i set out to make goulash. what happened next will astound you

by isaac black

I didn’t know exactly what goulash is, but I knew I wanted to make it. Probably my only encounter with goulash was in some city in China whose name I can’t remember where everyone on the street tried to sell us weed. We stayed at some hostel owned by a guy named Tibetan Dave or something, and we had dinner that night at the restaurant. We all had goulash, my friends opting for the yak goulash while I got the veggie. They got food poisoning, while I got a pleasant memory of a warming comfort food that I tried to find a recipe for several times in the years after. Turns out goulash isn’t a traditional Tibetan food (unless there’s another name for it); it was specific to Tibetan Dave’s hostel or something.

Anyway, last night I was googling veggie goulash recipes and wasn’t happy with what I found, so I winged it. And it turned out delicious. So without further ado–while it’s fresh in my mind–here’s the approximate recipe:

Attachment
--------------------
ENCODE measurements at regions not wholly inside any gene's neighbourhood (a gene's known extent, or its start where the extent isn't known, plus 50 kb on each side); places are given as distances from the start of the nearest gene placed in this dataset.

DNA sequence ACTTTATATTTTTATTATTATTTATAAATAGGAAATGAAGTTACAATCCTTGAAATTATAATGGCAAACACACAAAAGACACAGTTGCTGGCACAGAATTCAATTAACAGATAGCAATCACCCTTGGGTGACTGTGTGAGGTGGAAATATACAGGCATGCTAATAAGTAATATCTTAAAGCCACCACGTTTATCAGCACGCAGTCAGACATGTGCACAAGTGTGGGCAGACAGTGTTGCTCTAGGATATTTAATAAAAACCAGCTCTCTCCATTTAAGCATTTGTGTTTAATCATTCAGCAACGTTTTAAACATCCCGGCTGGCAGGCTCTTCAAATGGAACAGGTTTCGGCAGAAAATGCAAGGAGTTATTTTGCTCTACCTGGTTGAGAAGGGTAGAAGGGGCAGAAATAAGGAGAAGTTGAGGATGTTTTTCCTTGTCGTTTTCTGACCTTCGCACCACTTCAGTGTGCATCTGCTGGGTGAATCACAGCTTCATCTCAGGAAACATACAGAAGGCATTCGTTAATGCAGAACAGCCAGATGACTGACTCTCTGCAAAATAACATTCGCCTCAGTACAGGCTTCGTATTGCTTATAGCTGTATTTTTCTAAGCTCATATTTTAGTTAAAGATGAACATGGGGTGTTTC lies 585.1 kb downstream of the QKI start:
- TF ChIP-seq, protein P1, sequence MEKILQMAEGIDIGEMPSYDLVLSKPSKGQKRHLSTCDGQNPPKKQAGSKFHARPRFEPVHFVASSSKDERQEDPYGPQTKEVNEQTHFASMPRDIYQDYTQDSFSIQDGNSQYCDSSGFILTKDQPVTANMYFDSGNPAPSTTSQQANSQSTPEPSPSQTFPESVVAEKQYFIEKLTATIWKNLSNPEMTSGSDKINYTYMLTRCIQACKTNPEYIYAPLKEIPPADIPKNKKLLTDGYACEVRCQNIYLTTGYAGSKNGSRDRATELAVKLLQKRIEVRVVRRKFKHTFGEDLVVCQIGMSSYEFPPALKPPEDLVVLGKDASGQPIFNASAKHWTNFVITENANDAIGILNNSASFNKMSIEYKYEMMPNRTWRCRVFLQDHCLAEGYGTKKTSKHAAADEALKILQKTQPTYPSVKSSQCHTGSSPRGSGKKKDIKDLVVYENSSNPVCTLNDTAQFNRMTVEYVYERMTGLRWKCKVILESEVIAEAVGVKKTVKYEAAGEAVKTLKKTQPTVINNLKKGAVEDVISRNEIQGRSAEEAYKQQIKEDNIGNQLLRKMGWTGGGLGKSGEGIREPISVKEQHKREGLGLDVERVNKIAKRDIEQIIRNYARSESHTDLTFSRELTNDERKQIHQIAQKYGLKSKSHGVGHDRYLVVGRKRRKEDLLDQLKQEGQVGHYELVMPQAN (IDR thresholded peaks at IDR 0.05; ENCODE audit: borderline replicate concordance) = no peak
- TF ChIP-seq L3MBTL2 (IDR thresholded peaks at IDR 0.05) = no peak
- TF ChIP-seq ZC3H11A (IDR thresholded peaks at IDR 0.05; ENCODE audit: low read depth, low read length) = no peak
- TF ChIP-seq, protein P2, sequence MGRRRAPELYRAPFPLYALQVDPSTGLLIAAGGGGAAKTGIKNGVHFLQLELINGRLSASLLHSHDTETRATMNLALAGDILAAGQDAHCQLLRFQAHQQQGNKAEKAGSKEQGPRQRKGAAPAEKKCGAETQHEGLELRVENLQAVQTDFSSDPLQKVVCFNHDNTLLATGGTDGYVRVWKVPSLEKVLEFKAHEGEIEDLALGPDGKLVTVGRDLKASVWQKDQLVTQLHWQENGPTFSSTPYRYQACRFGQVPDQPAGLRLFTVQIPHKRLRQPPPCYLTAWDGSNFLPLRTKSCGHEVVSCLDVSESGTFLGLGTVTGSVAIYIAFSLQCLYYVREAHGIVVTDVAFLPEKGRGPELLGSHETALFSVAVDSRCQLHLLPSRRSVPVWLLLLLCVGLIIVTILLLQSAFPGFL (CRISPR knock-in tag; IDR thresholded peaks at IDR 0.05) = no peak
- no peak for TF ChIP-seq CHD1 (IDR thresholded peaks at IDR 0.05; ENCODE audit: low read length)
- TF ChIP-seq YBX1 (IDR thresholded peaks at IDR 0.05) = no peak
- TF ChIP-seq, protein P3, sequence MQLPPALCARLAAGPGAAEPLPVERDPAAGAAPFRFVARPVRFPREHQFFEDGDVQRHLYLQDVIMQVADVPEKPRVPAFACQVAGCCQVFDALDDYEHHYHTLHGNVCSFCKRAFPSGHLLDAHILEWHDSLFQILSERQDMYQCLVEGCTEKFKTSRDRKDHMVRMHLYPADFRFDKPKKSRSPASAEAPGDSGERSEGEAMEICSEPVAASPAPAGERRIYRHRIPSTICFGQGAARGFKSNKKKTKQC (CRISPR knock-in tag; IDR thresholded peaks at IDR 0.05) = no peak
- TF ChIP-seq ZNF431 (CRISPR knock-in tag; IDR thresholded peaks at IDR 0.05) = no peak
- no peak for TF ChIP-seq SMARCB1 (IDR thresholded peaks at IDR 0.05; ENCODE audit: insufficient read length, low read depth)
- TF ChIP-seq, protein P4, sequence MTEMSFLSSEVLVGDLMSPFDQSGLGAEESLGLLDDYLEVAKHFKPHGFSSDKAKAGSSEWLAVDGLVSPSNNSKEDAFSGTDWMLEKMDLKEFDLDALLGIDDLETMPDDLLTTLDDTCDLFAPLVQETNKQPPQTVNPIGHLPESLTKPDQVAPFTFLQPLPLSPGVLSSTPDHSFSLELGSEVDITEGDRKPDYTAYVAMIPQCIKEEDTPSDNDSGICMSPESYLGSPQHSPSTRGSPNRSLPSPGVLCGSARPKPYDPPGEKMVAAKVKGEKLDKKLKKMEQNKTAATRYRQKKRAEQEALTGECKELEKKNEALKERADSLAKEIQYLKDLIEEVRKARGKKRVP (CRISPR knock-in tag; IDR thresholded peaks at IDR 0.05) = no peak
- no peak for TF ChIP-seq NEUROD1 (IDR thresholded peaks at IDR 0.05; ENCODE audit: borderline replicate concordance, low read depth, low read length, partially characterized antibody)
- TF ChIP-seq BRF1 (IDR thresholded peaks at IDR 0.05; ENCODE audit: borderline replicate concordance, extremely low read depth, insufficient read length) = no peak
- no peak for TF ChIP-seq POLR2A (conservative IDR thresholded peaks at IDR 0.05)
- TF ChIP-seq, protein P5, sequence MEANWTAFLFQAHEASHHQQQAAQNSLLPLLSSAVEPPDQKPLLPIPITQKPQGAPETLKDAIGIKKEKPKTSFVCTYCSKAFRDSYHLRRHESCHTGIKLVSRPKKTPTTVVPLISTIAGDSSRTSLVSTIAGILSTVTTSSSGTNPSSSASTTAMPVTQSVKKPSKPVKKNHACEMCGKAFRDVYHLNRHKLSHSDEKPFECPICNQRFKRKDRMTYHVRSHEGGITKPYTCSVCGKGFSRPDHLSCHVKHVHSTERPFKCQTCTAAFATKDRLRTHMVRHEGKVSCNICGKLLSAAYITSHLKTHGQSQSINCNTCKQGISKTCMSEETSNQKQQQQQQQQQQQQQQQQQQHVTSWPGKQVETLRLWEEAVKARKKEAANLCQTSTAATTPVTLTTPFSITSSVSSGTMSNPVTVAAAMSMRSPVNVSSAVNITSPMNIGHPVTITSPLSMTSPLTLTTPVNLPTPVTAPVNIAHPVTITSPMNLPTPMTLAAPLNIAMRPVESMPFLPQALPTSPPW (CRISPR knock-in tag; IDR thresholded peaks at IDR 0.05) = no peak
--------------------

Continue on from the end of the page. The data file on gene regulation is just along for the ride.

Friday Night Goulash

1 tbsp olive oil

1/2 medium red onion, chopped

1 large potato, chopped

1 large parsnip, diced

1 medium carrot, diced

1 package baby portabella mushrooms, sliced

1 can black eyed peas

3 c. water

4 medium roma tomatoes, chopped

1 parmesan rind

3 sprigs fresh rosemary

1/2 tsp thyme

1/2 tsp smoked paprika

salt

Chop the red onion and sautee in the olive oil in a stock pot. When the onions begin to get soft, deglaze the pot with a splash of cooking wine (I used sherry, because why not). Add the vegetables, minus the tomatoes, and stir for a minute to coat with the oil. Add the water, tomatoes, cheese rind, herbs, and a generous amount of salt. Turn up the heat to medium high until the water is just beginning to boil. Turn the heat to medium low and let simmer for 30 to 45 minutes until the parsnips are soft. Salt to taste.

I had added 3 1/2 cups water because the vegetables were piled so high, but they cooked down quickly. Don’t be alarmed if your water doesn’t cover the veggies. I ended up simmering with the lid off to try to cook it down for more of a stew texture, but if you are running low on water, feel free to leave the lid on.

Advertisements